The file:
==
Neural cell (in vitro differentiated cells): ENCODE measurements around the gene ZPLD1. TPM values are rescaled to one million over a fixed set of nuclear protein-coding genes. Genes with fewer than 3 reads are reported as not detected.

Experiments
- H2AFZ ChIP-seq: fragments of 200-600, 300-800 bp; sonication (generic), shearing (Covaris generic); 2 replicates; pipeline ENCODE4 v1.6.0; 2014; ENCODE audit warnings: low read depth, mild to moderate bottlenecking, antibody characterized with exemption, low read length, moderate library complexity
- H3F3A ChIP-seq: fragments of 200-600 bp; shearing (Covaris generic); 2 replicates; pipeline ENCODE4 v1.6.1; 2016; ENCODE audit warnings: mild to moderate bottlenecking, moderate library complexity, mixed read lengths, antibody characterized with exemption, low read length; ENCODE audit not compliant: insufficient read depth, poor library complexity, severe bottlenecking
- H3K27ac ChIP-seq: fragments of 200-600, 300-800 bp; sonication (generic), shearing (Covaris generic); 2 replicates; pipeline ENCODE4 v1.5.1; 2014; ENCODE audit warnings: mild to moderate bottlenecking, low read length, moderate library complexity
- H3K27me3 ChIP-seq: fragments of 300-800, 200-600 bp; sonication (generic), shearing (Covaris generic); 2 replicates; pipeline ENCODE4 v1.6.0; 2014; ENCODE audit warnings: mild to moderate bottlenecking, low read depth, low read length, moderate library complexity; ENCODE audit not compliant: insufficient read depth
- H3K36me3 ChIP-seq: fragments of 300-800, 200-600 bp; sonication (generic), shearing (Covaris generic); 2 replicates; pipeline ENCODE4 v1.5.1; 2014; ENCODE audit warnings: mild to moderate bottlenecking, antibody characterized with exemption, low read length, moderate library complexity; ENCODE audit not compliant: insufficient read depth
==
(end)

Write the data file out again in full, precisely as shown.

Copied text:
Neural cell (in vitro differentiated cells): ENCODE measurements around the gene ZPLD1. TPM values are rescaled to one million over a fixed set of nuclear protein-coding genes. Genes with fewer than 3 reads are reported as not detected.

Experiments
- H2AFZ ChIP-seq: fragments of 200-600, 300-800 bp; sonication (generic), shearing (Covaris generic); 2 replicates; pipeline ENCODE4 v1.6.0; 2014; ENCODE audit warnings: low read depth, mild to moderate bottlenecking, antibody characterized with exemption, low read length, moderate library complexity
- H3F3A ChIP-seq: fragments of 200-600 bp; shearing (Covaris generic); 2 replicates; pipeline ENCODE4 v1.6.1; 2016; ENCODE audit warnings: mild to moderate bottlenecking, moderate library complexity, mixed read lengths, antibody characterized with exemption, low read length; ENCODE audit not compliant: insufficient read depth, poor library complexity, severe bottlenecking
- H3K27ac ChIP-seq: fragments of 200-600, 300-800 bp; sonication (generic), shearing (Covaris generic); 2 replicates; pipeline ENCODE4 v1.5.1; 2014; ENCODE audit warnings: mild to moderate bottlenecking, low read length, moderate library complexity
- H3K27me3 ChIP-seq: fragments of 300-800, 200-600 bp; sonication (generic), shearing (Covaris generic); 2 replicates; pipeline ENCODE4 v1.6.0; 2014; ENCODE audit warnings: mild to moderate bottlenecking, low read depth, low read length, moderate library complexity; ENCODE audit not compliant: insufficient read depth
- H3K36me3 ChIP-seq: fragments of 300-800, 200-600 bp; sonication (generic), shearing (Covaris generic); 2 replicates; pipeline ENCODE4 v1.5.1; 2014; ENCODE audit warnings: mild to moderate bottlenecking, antibody characterized with exemption, low read length, moderate library complexity; ENCODE audit not compliant: insufficient read depth